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The Battalion

The Student News Site of Texas A&M University - College Station

The Battalion

The Student News Site of Texas A&M University - College Station

The Battalion

12th Man licence plate to be auctioned for use

 
 

While driving through Aggieland, it’s become common to see Texas A&M license plates on the bumpers of many devoted
Aggie fans.
While the maroon and white plates with “NO1FAN” or “GIGEM” have become regulars on the roadway, there is one unique plate that has yet to be claimed.
The “12THMAN” Texas A&M license plate has never been used before. That is, until Texas A&M and MyPlates.com announced on June 1 that the one and only plate will be auctioned to the highest bidder.
“The 12th Man tradition at Texas A&M dates back to 1922 and signifies the loyalty and selfless service that is embodied by Aggies everywhere,” said Texas A&M Senior Associate Athletics Director Jason Cook.
The legend of the 12th Man dates back to E. King Gill as he was called from the stands to suit up and stood ready to play. Gill later said, “I wish I could say that I went in and ran for the winning touchdown, but I did not. I simply stood by in case my team needed me.”
Now one Aggie fan will have a chance to claim the same title as Gill every time they start their vehicle or pull into a parking spot.
The auction will be held online with bidding opening on Aug. 12 and ending Sept. 12, just two days before A&M hosts defending national champion Alabama at Kyle Field.
“As a special honor, we’ll present the 12THMAN license plate to the My Plates auction winner in front of nearly 90,000 fans during the Texas A&M vs. Alabama game Sept. 14th,” Cook said.
Proceeds from the MyPlates.com 12THMAN Auction will benefit Texas A&M University and the General Revenue Fund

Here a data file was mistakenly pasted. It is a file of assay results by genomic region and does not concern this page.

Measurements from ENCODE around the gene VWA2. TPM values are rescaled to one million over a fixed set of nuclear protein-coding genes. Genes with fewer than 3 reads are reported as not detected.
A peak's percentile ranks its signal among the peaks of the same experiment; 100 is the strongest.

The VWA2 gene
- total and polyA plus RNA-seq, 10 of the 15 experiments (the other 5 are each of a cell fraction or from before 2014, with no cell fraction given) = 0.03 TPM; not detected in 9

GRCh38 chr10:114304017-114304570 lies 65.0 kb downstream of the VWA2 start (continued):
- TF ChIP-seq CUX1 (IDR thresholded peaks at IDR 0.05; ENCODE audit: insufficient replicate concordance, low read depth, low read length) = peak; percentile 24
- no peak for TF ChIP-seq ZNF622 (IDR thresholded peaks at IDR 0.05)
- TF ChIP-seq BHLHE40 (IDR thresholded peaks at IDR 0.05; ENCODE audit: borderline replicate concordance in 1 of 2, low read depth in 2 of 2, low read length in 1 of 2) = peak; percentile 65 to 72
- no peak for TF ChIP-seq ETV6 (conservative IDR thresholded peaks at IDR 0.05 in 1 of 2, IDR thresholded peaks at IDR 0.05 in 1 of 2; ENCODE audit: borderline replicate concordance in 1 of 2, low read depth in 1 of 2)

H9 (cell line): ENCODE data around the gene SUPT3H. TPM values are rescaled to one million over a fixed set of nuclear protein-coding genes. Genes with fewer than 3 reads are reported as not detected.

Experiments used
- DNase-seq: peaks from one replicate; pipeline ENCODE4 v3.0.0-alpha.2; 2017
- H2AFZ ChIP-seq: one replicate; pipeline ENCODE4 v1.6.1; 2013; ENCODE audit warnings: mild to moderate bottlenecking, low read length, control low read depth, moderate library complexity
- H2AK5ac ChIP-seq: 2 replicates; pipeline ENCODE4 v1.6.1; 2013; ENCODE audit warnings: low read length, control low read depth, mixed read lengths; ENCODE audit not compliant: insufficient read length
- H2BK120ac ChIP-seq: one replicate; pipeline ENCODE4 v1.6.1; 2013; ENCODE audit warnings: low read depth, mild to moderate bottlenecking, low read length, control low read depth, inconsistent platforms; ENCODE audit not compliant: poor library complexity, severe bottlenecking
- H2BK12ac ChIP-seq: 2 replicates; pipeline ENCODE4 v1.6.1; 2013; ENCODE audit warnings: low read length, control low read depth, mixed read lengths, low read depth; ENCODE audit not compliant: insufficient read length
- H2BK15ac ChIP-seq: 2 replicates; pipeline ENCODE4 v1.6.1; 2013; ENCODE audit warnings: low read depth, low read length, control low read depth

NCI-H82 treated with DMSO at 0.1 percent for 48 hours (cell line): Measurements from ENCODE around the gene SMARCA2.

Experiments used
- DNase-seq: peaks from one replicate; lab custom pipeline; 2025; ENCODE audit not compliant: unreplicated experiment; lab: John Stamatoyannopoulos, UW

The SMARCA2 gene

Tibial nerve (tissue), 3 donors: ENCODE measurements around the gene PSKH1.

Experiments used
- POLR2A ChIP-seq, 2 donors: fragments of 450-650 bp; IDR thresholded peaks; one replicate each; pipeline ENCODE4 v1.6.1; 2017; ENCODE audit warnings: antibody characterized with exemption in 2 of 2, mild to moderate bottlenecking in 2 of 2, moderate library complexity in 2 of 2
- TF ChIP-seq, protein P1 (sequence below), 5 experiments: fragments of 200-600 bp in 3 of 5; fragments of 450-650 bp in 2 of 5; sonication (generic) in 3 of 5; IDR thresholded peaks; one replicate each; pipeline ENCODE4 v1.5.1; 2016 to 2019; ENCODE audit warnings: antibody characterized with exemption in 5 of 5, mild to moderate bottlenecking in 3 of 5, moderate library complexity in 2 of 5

of Texas.
Kim Miller Dummond with MyPlates.com said that while bidding does not begin until August, there are already 142 people who have registered interest in bidding as of
Monday afternoon.
This is the first time the 12THMAN plate has ever been available and while the winner will own it for a 10-year term, they will then have the option to transfer or sell the plate to someone else.
Previously only six letter plates were available to be personalized. When the State made seven letter plates available in 2011, MyPlates.com reserved the 12THMAN plate
for auction.
Auctions by MyPlates.com are nothing new though as the license plate FERRARI sold for $15,000 in 2011 as the first plate ever auctioned. In Texas, the ROCKETS license plate sold in January for $16,500, while the most expensive plate ever sold in Texas was sold for $25,000 in January and read HOUSTON.
Since 2009, more than 150,000 My Plates have been purchased, putting more than $17.4 million in the general revenue fund. Texas A&M-related proceeds from My Plates have supported championship opportunities for Aggie student-athletes, both in the classroom and in competition, as well as funding for the Corps of Cadets and the Bonfire Memorial.

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